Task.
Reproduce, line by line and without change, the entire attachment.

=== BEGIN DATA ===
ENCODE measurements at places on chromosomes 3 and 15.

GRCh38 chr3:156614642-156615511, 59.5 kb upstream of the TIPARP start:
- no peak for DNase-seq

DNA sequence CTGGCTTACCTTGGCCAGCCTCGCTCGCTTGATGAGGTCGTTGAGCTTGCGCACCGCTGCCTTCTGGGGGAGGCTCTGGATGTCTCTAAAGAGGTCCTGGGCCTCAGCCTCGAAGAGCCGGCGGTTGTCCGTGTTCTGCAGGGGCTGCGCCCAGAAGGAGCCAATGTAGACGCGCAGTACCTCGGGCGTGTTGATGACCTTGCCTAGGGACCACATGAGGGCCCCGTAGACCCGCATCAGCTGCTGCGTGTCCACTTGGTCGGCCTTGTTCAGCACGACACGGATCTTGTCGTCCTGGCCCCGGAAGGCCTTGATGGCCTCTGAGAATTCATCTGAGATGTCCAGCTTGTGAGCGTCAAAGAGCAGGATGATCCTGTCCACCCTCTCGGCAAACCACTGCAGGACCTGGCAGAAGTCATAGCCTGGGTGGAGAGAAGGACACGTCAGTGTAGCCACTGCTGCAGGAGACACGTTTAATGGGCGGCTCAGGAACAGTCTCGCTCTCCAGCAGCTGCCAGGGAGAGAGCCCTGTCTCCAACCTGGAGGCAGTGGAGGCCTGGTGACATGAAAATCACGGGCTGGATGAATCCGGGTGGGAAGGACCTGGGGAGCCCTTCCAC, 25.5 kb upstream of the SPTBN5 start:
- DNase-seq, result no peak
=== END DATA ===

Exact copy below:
ENCODE measurements at places on chromosomes 3 and 15.

GRCh38 chr3:156614642-156615511, 59.5 kb upstream of the TIPARP start:
- no peak for DNase-seq

DNA sequence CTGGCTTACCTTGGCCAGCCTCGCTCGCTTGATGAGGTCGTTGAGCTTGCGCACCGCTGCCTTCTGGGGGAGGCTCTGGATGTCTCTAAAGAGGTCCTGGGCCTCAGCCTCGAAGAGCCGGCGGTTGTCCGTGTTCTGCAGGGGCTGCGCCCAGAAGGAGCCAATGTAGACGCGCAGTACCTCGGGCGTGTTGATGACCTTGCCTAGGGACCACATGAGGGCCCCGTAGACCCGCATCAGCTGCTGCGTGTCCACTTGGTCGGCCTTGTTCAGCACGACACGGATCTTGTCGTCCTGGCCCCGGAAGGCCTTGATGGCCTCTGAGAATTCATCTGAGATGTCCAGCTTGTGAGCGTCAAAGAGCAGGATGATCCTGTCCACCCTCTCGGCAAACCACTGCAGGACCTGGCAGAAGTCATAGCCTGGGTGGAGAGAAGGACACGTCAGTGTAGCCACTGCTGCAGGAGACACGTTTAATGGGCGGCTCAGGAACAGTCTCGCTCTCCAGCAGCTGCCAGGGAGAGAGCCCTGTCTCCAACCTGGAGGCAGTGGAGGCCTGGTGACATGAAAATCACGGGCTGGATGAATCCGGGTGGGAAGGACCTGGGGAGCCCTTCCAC, 25.5 kb upstream of the SPTBN5 start:
- DNase-seq, result no peak